tide turning back against Australian bookie advertising

As mentioned on this blog earlier in the year, Australian sports fans have been overwhelmed this year by betting advertising. That's fine if you love a punt, but if you have to avoid it for various reasons, there really was nowhere to turn. Live odds updates on scoreboards, official websites carrying live prices, and most annoying of all, the repeated paid plugs with live odds read out by the commentators. There has to be a happy medium - enough to interest potential punters but also allow those with no interest to tune out.

MCG Trust tackles sports gambling head-on

A significant blow against the pervasive advertising of sports betting at main venues has been struck.

As Fairfax reported yesterday, the Melbourne Cricket Ground Trust will not renew an agreement with Betfair, which displays updated odds on scoreboards during AFL games. The MCG Trust, which controls a stadium where crowds of up to 100,000 gather, imposed the ban on live odds updates after complaints from members.

It is uncertain whether the MCG decision will have a knock-on effect at Sydney's main venues. A spokesman for the SCG Trust said the content of scoreboard advertising was controlled by its tenants. The Sydney Swans no longer show live odds because they do not have a contract with a betting agency. Cricket Australia does not allow scoreboard odds updates - understandable given the game's well known problems with match-fixing.



Sports betting has a place in Australian society, but the industry has to be careful it doesn't get into the despised, plague-like state of poker machines. Deregulation let them into nearly every pub in the country and the number of problem gamblers in the country rose exponentially. Morons like Senator Nick Xenophon cannot be allowed to dictate government policy with a mandate from the public who are fed up with proceedings.

Moderation is all we ask for.

Monday, 29 August 2011

football authorities finally taking their heads out of the sand

Good article from CNN about match-fixing and how stubborn football authorities are finally starting to realise just how big and how widespread the problem is.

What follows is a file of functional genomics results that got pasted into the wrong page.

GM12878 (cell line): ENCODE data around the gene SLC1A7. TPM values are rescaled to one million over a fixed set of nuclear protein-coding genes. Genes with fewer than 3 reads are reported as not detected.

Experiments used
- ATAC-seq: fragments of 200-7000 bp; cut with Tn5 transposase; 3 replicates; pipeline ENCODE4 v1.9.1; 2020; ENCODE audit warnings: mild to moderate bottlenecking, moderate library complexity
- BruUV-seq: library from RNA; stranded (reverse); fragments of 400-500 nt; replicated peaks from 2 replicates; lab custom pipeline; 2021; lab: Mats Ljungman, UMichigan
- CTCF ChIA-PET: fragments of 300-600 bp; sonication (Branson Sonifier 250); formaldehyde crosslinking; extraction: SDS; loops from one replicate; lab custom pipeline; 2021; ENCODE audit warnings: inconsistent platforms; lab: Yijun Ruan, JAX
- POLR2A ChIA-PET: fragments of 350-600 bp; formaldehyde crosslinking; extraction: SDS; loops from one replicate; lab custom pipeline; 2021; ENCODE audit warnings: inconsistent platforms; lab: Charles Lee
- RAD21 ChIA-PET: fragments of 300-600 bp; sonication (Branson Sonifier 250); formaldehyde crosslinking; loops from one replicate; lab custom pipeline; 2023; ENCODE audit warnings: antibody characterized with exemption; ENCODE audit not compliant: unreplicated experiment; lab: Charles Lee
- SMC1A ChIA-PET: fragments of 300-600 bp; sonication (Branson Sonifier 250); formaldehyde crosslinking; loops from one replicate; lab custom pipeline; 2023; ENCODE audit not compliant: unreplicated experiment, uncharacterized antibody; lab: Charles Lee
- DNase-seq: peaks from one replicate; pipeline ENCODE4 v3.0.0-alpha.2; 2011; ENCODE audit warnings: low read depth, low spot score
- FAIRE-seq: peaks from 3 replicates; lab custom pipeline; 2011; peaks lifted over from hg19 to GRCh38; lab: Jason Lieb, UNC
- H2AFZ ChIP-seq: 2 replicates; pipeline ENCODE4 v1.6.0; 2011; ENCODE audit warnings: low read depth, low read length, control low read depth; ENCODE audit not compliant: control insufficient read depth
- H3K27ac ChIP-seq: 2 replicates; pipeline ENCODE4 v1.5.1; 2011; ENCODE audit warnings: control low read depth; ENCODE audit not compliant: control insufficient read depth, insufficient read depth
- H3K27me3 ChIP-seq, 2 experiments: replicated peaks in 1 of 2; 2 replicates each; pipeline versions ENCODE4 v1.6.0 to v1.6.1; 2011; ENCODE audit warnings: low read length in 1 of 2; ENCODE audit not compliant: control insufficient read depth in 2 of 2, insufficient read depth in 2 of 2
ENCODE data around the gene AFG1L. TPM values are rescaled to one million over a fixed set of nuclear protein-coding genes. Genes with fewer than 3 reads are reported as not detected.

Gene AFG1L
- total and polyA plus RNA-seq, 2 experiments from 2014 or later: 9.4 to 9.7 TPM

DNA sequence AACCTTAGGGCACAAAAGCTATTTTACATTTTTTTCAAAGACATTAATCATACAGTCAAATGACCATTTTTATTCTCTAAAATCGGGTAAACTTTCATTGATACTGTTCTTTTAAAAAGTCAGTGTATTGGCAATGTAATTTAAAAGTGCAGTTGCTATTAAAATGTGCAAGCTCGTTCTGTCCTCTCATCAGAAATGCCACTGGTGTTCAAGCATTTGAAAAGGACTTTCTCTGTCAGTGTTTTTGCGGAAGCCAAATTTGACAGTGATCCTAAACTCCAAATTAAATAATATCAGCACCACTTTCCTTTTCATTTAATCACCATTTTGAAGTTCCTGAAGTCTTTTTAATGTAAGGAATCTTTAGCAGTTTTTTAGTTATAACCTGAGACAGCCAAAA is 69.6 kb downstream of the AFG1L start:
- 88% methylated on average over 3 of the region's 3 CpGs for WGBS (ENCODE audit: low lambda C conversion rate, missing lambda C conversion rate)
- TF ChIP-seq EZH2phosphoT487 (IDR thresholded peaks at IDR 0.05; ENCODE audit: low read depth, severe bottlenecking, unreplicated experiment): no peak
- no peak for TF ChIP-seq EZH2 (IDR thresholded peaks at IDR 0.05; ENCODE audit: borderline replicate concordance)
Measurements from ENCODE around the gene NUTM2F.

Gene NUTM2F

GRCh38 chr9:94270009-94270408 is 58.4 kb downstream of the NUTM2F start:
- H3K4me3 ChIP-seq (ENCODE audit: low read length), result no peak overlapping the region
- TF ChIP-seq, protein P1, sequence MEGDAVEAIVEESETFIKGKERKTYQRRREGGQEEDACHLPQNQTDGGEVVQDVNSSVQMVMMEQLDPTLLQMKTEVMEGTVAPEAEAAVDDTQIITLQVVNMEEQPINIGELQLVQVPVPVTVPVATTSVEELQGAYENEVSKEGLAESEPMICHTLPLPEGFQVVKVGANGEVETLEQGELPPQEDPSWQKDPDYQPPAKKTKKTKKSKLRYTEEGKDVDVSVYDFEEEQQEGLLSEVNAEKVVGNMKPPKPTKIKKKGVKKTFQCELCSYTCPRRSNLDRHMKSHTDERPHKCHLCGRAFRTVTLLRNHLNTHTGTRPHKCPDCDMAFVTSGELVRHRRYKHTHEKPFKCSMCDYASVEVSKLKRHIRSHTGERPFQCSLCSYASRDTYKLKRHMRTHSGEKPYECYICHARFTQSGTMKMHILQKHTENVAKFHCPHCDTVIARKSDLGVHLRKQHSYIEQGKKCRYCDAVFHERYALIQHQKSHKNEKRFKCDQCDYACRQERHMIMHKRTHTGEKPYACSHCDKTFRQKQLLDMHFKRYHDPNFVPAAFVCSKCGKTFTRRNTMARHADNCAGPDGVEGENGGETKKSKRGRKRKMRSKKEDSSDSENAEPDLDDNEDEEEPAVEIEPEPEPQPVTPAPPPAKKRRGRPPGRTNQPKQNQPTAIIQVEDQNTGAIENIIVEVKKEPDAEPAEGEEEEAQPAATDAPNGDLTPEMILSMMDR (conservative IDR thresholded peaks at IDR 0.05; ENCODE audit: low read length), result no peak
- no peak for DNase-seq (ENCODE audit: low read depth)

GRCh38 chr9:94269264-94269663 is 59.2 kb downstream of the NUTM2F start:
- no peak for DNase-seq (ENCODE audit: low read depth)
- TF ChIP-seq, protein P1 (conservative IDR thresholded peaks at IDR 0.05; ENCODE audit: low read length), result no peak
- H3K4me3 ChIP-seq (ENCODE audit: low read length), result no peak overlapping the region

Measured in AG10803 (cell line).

Football's match-fixing problem


(CNN) -- It was the highest profile, and most embarrassing, sanction imaginable.

The decision by the Turkish Football Federation (TFF) to withdraw champions Fenerbahce from this season's Champions League on Wednesday, due to allegations of endemic match fixing and bribery, shocked the football world far outside arguably Europe's most passionate footballing nation.

For Turkish football fans, it's the equivalent of Manchester United being stripped of the English Premier League title; or of the New York Yankees losing the World Series over corruption charges. Last year's runners up, Trabzonspor, will take Fenerbahce's place, but the shock waves remain...



US Open Round 1

Had written this for a client but it wasn't used for some reason...


In Round 1 matches, the Aussie focus will be on Bernard Tomic against qualifier Michael Yani, and wildcard Marinko Matosevic opposing Juan Ignacio Chela again, in a repeat of their Wimbledon R1 clash. Tomic actually trails 1-2 on the h2h, losing both on clay, while his success came in Wimbledon qualifying on the grass. Yani is no slouch, he grinds his way through the challenger circuit with occasional ventures to the higher grade. If Tomic brings his big stage attitude onto court he'll be fine, but I foresee a longer than necessary match. Lay Tomic 3-0 at around 2.6.